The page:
The Green Life: Living With Less

by Rosa Colucci


May 13, 2020

Being stuck in our homes has brought a new reality to light: We own too much stuff. 

Cleaning and disinfecting all of it has made us just want to get rid of it. There are lots of ways to do that but here is some helpful information to make sure that what you own does not travel from living room to landfill. 

First, Goodwill is still taking donations. But the process has changed. There are public drop-off centers with boxes in the rear that are accepting donations (; call first to determine hours that they are open and do not drop in off hours. They call this dumping. If you leave and it rains during the night, those items are ruined and not sellable. 

A representative I spoke to at an express donation center explained that the stores are now staffed to for social distancing. Express donations also must be trucked for processing whereas facilities with store selling space do not. Here is the system:

Donation Boxes: 

  1. Books 
  2. Linens (Bed linens, curtains, blankets, etc.) 
  3. Clothing (no rips or stains, sellable items)
  4. Hard Goods (Small electrics, home décor, everything that would not be in the other categories.) 
  5. Oversize items (small furniture, small (no larger than 36 inch high) bookshelves)

Donation Tips:

  • Children’s toys should be in their own box and sealed so it does not come apart. Larger toys (Barbie Townhouse) should be delivered assembled. If you have a larger toy with directions. Put it in a box and secure it as one unit. 
  • No large furniture including full-size sofas, loveseats, oversized recliners.
  • Be mindful of the rain. Boxes will change daily based on the weather.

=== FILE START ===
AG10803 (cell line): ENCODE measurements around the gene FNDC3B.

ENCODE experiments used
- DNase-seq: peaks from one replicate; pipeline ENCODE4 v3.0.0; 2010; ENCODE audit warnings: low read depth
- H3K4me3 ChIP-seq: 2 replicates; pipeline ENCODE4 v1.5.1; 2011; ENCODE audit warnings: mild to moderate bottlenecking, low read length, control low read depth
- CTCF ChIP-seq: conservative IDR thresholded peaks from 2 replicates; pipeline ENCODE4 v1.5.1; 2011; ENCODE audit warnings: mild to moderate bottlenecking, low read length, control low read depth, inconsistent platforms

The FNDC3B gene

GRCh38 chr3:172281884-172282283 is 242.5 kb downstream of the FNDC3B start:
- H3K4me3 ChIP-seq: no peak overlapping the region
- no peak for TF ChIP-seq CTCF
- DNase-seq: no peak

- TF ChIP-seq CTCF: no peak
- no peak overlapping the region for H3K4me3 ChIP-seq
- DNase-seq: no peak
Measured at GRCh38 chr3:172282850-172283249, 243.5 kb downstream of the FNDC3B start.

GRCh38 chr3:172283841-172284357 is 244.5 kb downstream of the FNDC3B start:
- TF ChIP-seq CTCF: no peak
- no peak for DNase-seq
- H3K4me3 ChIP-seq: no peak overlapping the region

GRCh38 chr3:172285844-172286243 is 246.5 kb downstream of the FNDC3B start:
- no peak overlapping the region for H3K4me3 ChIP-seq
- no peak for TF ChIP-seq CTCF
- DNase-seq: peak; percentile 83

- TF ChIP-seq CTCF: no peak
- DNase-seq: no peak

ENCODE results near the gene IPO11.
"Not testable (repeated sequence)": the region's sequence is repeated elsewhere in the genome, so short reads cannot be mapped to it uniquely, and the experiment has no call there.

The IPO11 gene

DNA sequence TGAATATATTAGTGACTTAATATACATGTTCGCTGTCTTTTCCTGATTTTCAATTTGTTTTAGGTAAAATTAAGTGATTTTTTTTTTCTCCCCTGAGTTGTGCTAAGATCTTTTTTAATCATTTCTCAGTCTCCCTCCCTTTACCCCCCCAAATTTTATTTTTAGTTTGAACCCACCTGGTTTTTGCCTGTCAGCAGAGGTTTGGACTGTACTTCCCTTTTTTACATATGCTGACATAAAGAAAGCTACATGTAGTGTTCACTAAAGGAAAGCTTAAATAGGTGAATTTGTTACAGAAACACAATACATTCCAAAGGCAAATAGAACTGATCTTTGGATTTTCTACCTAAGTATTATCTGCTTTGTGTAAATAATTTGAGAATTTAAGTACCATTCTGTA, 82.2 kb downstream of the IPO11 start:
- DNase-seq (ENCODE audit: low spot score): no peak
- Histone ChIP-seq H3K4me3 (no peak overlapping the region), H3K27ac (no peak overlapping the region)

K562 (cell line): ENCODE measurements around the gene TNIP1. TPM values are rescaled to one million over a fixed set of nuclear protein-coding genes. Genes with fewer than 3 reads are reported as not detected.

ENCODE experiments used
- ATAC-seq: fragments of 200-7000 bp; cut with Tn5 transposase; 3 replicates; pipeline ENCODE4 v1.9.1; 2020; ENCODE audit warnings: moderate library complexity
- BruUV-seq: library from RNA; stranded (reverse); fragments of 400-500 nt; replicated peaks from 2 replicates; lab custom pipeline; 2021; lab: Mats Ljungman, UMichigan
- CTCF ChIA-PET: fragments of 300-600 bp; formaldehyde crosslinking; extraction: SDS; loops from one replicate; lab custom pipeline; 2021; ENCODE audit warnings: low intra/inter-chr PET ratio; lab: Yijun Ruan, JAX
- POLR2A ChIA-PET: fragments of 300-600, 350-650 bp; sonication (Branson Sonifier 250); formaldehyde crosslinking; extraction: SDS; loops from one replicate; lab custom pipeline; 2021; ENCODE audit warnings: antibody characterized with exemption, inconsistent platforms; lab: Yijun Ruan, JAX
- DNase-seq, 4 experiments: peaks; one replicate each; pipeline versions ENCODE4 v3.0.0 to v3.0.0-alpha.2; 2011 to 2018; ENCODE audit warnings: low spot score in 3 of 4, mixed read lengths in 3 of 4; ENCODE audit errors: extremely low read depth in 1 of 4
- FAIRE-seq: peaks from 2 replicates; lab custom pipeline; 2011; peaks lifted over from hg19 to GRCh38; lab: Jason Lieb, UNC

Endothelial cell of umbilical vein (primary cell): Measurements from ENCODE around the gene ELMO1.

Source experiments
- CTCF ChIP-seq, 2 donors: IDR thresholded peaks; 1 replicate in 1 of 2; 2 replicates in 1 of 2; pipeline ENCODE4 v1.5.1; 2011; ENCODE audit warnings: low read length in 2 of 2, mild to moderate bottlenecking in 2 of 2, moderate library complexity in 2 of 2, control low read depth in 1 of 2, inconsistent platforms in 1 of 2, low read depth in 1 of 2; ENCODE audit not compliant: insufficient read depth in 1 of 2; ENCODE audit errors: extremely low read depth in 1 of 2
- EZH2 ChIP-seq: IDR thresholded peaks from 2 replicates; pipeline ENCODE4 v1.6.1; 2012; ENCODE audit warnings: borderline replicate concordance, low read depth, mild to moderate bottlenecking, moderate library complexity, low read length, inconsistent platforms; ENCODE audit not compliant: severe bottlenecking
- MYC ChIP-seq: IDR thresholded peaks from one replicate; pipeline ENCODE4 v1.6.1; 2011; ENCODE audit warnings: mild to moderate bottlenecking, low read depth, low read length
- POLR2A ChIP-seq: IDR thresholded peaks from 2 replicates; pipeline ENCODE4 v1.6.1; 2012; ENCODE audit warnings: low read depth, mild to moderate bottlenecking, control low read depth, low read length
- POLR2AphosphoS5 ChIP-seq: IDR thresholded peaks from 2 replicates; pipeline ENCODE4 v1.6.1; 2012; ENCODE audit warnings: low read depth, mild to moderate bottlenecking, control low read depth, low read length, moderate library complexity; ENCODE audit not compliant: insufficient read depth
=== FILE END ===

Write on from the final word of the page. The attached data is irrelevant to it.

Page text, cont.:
• Do not overfill drop boxes: When they are filled, an employee will stack another box on top. If you overfill then an employee is responsible to remove items, increasing the risk of exposure.
  • Avoid busy times: Noon-1 p.m. You will wait and boxes will be full.
  • If you have large furniture to dispose of, you can make use of sites such as Freecycle. You can also put items for sale or free on Facebook Marketplace. Also check your neighborhood groups, many have sales listings and giveaways. 

When you’re done clearing the excess clutter, look at what’s left and decide where it should live. Create a simple reading nook/study corner for the kids. Put hobbies in a separate space. The easiest way to do tackle this is to set your phone timer for just one hour and get a little done. Slow progress will get you to the finish line fast. 

Lastly, this is a good time to assess your household chemicals and get rid of what you are not using. Excess paint, pesticides, aerosol cans and automotive fluids are just some of the items that you do not need to have laying around.

Search “Household Chemical Collection Events” for a list of local and governmental agencies and the type of waste they accept. Many local municipalities also have stand-alone centers, Call ahead for collection times.

Rosa Colucci is a features writer, color educator and consultant. She writes a bi-weekly newsletter for The Green Voice. 

Connect with Rosa on her Instagram @rosieshouse